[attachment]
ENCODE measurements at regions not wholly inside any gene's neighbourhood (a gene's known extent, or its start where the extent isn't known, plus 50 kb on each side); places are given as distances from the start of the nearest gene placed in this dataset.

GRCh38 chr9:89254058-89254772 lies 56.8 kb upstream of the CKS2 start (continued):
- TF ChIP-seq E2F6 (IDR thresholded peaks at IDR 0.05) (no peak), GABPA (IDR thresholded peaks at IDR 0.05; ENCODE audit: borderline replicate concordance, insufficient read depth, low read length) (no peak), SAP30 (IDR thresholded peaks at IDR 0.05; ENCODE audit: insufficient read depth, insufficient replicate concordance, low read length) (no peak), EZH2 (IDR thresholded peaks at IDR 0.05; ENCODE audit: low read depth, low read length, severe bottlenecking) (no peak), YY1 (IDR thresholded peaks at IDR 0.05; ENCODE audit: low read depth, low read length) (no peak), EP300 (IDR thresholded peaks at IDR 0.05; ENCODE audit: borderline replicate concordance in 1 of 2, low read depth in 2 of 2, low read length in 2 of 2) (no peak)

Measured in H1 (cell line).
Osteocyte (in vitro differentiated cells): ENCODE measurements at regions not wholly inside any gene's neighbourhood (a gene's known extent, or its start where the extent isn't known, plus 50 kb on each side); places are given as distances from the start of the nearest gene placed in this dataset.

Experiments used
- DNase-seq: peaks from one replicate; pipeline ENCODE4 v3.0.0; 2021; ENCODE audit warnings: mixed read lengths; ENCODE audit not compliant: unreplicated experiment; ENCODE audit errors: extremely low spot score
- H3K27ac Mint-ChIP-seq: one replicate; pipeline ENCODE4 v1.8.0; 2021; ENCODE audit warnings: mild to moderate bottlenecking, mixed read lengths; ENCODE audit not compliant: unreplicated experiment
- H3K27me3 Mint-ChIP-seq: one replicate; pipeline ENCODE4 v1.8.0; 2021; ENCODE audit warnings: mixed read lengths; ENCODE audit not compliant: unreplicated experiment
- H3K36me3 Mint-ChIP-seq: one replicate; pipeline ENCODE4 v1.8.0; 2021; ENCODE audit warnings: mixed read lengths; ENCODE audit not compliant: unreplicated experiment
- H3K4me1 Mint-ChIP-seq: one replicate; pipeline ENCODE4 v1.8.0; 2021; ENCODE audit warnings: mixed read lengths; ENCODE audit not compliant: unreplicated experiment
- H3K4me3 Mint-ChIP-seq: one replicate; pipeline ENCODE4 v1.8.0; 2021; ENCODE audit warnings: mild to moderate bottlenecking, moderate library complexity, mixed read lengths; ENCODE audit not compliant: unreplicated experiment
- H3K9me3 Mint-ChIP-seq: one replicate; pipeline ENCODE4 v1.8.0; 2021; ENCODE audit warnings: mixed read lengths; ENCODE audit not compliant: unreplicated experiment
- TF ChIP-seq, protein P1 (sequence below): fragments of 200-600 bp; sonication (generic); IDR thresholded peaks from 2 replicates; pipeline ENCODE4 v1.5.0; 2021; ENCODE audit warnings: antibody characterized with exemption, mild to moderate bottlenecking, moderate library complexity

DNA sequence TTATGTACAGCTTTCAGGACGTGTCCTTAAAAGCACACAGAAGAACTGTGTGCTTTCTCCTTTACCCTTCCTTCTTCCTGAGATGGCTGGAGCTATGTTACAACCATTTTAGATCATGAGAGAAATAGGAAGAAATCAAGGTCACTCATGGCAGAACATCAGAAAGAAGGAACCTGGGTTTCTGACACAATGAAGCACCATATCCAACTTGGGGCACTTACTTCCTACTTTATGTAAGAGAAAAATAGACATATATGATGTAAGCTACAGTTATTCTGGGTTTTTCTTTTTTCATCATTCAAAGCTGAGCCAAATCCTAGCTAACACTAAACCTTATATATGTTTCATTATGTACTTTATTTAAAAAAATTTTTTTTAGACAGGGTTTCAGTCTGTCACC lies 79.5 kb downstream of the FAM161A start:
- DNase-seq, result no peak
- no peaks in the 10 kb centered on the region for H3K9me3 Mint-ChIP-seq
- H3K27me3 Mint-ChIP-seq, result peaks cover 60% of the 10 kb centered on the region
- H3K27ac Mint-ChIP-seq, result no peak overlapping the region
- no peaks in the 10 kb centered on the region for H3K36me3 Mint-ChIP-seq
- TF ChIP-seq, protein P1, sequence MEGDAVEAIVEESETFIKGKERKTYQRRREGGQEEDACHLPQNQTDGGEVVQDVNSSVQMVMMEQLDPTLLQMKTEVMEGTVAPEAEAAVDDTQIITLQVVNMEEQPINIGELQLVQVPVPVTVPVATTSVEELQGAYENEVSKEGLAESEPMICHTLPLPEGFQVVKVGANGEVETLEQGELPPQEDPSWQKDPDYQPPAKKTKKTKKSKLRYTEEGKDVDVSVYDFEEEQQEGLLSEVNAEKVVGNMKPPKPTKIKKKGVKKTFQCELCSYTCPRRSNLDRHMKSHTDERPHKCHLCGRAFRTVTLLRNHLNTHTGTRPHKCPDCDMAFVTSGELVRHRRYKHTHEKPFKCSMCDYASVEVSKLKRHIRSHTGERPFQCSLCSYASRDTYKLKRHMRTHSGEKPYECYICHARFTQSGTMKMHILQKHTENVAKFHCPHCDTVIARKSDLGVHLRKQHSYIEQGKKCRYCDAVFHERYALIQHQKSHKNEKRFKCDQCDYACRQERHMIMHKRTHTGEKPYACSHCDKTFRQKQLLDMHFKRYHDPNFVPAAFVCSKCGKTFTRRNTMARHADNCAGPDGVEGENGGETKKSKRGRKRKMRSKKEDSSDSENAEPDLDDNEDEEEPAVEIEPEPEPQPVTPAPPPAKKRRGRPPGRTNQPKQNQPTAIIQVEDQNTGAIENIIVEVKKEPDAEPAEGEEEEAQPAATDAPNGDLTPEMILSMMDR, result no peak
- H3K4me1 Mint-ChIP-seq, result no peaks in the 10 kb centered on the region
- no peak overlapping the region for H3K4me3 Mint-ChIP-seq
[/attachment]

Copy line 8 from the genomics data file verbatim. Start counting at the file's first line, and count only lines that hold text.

- H3K27ac Mint-ChIP-seq: one replicate; pipeline ENCODE4 v1.8.0; 2021; ENCODE audit warnings: mild to moderate bottlenecking, mixed read lengths; ENCODE audit not compliant: unreplicated experiment